Preeclampsia: What It Is, Symptoms and Treatment

Preeclampsia is a life-threatening complication caused by high blood pressure during pregnancy. Untreated, it can damage the mother’s organs, including the kidneys and liver, and lead to seizures, internal bleeding and even stroke.

A leading cause of maternal death, preeclampsia typically develops in the 3rd trimester of pregnancy (or any time after 20 weeks), but it can also occur in the days and weeks after childbirth.

While you may never have this disorder, it’s important to know the warning signs.

Preeclampsia affects 1 in 25 pregnant women in the U.S. Most deliver healthy babies and recover; but some can experience life-threatening complications.

The condition involves persistent high blood pressure and symptoms indicating that other body organs, such as the liver or kidneys, aren’t working properly. One hallmark symptom is the presence of protein in your urine (a reason why your healthcare provider tests your urine at every pregnancy checkup).

Why It’s So Dangerous

Preeclampsia can pose serious, even life-threatening risks to you and the baby growing inside of you.

In Moms: This condition can damage organs (often the liver or kidneys) and lead to eclampsia (seizures during pregnancy) or HELLP syndrome (which stands for hemolysis, elevated liver enzymes and low platelet count, and is a medical emergency). HELLP syndrome damages or destroys red blood cells, impairs blood clotting and can cause internal bleeding in the liver.

In Developing Babies: A mom with preeclampsia may need to deliver her baby prematurely, which can result in serious health problems for the under-developed baby (and, in severe cases, death).

Warning Signs of Preeclampsia

Because it can develop undetected and quickly, it’s crucial to know the warning signs:

Call your pregnancy healthcare provider right way if you experience any of these symptoms during pregnancy or in the weeks after childbirth:

  • A blood pressure reading of 140 / 90 or higher (if you are taking your blood pressure). For a reading of 160 / 110 or higher, head to a hospital emergency department.
  • A bad headache that does not go away
  • Vision changes (including blurriness or even vision loss)
  • Pain in the upper abdomen or shoulder
  • Swelling of the face of hands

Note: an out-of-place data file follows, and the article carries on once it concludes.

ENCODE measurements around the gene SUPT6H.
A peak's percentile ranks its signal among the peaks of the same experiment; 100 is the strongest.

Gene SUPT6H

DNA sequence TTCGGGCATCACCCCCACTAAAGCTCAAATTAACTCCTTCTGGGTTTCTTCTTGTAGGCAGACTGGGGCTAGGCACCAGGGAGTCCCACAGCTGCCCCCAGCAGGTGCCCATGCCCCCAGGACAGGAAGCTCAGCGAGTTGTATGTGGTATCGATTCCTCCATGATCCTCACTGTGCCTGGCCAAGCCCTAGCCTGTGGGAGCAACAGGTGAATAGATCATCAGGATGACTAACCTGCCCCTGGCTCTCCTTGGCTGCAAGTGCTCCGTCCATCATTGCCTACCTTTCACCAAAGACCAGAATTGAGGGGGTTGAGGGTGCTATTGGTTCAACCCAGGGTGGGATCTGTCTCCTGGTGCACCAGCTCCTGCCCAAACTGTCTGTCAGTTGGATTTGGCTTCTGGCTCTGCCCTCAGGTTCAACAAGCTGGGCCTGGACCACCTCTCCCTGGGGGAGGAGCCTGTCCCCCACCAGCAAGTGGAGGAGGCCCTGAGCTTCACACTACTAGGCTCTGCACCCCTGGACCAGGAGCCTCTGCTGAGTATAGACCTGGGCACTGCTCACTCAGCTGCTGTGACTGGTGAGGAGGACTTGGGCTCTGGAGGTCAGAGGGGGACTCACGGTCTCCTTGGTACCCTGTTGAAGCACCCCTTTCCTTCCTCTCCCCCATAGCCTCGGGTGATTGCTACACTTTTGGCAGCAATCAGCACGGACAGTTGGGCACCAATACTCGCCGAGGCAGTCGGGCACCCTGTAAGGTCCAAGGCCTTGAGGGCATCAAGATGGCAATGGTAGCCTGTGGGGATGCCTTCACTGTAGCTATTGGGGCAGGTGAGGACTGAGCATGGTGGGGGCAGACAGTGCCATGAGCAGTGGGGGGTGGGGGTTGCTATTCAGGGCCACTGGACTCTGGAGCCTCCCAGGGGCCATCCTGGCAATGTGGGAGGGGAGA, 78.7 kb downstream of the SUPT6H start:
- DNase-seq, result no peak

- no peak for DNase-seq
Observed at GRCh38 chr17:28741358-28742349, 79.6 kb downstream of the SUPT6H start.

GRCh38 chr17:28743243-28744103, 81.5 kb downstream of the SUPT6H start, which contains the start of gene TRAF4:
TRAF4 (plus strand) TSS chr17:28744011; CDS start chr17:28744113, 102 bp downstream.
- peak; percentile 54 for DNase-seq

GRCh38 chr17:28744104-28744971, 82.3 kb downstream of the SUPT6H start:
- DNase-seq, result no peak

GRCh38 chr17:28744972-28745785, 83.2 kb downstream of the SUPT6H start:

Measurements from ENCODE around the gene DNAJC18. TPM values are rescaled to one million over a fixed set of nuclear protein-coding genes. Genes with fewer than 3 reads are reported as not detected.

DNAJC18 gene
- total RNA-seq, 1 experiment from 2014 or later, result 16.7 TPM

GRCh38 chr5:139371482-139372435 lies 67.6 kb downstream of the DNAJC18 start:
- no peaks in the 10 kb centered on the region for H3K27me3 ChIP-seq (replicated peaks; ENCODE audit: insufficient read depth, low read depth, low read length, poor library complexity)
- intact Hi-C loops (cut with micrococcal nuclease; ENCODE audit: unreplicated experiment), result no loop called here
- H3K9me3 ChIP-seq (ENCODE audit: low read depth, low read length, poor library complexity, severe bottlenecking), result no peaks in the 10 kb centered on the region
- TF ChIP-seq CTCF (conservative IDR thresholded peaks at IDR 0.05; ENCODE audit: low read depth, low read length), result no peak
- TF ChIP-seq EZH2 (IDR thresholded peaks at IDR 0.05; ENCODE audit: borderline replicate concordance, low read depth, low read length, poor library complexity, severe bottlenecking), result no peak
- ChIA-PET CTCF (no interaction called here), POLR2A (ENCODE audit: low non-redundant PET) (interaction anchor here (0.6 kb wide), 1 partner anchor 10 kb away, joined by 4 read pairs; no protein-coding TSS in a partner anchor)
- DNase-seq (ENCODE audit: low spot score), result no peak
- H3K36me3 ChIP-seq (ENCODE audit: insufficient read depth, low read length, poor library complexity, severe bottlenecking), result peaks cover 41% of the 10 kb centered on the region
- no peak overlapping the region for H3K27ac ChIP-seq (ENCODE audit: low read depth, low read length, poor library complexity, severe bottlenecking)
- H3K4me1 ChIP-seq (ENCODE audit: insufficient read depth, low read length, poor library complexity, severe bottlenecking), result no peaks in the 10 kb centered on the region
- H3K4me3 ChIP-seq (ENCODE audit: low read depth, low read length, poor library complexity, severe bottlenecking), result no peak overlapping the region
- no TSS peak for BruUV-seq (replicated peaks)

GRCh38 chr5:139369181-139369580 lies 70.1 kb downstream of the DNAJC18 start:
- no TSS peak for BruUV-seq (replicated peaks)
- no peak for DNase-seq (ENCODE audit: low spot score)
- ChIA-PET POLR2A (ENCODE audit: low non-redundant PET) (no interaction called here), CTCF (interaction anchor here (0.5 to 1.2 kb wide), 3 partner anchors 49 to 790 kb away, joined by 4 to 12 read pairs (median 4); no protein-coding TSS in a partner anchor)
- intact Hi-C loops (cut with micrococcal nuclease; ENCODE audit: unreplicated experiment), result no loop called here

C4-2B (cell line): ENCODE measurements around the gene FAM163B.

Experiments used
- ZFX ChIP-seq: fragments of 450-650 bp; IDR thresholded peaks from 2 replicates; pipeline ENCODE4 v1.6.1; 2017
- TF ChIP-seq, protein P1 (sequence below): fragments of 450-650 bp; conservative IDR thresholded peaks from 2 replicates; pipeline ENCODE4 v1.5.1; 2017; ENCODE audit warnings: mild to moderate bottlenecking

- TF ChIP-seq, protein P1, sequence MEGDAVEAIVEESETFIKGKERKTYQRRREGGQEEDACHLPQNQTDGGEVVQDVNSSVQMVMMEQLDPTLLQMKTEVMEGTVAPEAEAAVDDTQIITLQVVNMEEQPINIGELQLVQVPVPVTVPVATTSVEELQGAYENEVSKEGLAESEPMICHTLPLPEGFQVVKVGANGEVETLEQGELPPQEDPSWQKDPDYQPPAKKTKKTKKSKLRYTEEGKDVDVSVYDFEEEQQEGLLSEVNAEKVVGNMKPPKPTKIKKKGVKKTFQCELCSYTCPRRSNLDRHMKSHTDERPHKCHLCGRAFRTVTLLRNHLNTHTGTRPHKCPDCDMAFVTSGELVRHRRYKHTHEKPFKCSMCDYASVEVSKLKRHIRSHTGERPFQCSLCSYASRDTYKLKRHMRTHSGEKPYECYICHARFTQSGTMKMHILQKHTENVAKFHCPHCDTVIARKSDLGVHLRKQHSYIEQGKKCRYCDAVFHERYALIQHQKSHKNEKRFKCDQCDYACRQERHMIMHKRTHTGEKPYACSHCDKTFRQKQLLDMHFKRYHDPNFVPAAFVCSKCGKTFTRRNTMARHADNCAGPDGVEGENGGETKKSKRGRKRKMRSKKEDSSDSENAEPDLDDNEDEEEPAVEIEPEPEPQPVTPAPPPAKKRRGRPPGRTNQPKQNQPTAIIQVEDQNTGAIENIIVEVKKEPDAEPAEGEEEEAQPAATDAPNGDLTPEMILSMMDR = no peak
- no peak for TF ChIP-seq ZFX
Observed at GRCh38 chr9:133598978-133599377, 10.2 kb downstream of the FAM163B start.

• Sudden weight gain
  • Nausea and vomiting in the second half of pregnancy

Call 9-1-1 or have someone get you to a hospital ED immediately if you have emergency symptoms:

  • Trouble breathing
  • Chest pain
  • Seizures


Treatment for preeclampsia depends on how severe the case is. Some cases can be managed outside the hospital through close monitoring or medication.

In severe cases, the only effective treatment is to deliver the baby. You may be hospitalized and have to deliver your babyas early as 34 weeks, with steroids given to help the baby’s lungs fully develop.

Talk with your healthcare provider about any concerns you have during your pregnancy, as most conditions can be managed effectively and successfully. If you do experiencepersistent high blood pressure, your doctor may recommend:

  • changes in your diet (lose the salt!)
  • increased prenatal check-ups
  • for some women, blood-pressure medication
See also ...

FAQs about preeclampsia and high blood pressure, from the American College of Obstetricians and Gynecologists

High blood pressure during pregnancy

Who is at risk for preeclampsia?

This message is not intended to provide individual medical advice. Always seek the advice of a physician or qualified healthcare provider for any questions you have about your health or medical condition, your breastfeeding issues and your infant's health. Never disregard, avoid or delay contacting a doctor or other qualified professional because of something you have read in our emails, webpages or other electronic communications.

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